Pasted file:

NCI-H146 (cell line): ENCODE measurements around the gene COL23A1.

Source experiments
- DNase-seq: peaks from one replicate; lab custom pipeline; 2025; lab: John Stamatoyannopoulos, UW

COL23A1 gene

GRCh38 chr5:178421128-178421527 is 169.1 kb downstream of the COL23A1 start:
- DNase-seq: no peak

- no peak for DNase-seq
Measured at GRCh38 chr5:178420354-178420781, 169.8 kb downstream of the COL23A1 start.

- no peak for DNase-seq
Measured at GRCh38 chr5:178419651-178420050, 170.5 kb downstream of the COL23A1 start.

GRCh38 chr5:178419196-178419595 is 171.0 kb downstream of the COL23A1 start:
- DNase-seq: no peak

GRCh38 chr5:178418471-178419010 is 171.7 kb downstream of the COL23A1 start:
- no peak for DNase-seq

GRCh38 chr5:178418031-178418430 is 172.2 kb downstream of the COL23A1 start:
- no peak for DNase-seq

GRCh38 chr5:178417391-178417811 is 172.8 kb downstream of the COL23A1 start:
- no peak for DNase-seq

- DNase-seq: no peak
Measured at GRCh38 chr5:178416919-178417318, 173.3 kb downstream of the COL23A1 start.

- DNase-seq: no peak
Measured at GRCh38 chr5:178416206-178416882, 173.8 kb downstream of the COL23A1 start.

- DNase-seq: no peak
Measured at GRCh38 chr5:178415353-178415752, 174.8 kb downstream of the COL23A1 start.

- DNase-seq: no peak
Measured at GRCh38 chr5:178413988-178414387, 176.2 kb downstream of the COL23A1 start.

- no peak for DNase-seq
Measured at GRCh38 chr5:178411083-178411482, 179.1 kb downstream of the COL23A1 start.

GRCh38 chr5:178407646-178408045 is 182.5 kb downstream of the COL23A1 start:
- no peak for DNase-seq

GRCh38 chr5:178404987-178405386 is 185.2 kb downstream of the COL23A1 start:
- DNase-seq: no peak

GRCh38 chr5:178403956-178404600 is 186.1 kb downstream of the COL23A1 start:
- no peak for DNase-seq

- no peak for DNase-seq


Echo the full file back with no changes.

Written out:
NCI-H146 (cell line): ENCODE measurements around the gene COL23A1.

Source experiments
- DNase-seq: peaks from one replicate; lab custom pipeline; 2025; lab: John Stamatoyannopoulos, UW

COL23A1 gene

GRCh38 chr5:178421128-178421527 is 169.1 kb downstream of the COL23A1 start:
- DNase-seq: no peak

- no peak for DNase-seq
Measured at GRCh38 chr5:178420354-178420781, 169.8 kb downstream of the COL23A1 start.

- no peak for DNase-seq
Measured at GRCh38 chr5:178419651-178420050, 170.5 kb downstream of the COL23A1 start.

GRCh38 chr5:178419196-178419595 is 171.0 kb downstream of the COL23A1 start:
- DNase-seq: no peak

GRCh38 chr5:178418471-178419010 is 171.7 kb downstream of the COL23A1 start:
- no peak for DNase-seq

GRCh38 chr5:178418031-178418430 is 172.2 kb downstream of the COL23A1 start:
- no peak for DNase-seq

GRCh38 chr5:178417391-178417811 is 172.8 kb downstream of the COL23A1 start:
- no peak for DNase-seq

- DNase-seq: no peak
Measured at GRCh38 chr5:178416919-178417318, 173.3 kb downstream of the COL23A1 start.

- DNase-seq: no peak
Measured at GRCh38 chr5:178416206-178416882, 173.8 kb downstream of the COL23A1 start.

- DNase-seq: no peak
Measured at GRCh38 chr5:178415353-178415752, 174.8 kb downstream of the COL23A1 start.

- DNase-seq: no peak
Measured at GRCh38 chr5:178413988-178414387, 176.2 kb downstream of the COL23A1 start.

- no peak for DNase-seq
Measured at GRCh38 chr5:178411083-178411482, 179.1 kb downstream of the COL23A1 start.

GRCh38 chr5:178407646-178408045 is 182.5 kb downstream of the COL23A1 start:
- no peak for DNase-seq

GRCh38 chr5:178404987-178405386 is 185.2 kb downstream of the COL23A1 start:
- DNase-seq: no peak

GRCh38 chr5:178403956-178404600 is 186.1 kb downstream of the COL23A1 start:
- no peak for DNase-seq

- no peak for DNase-seq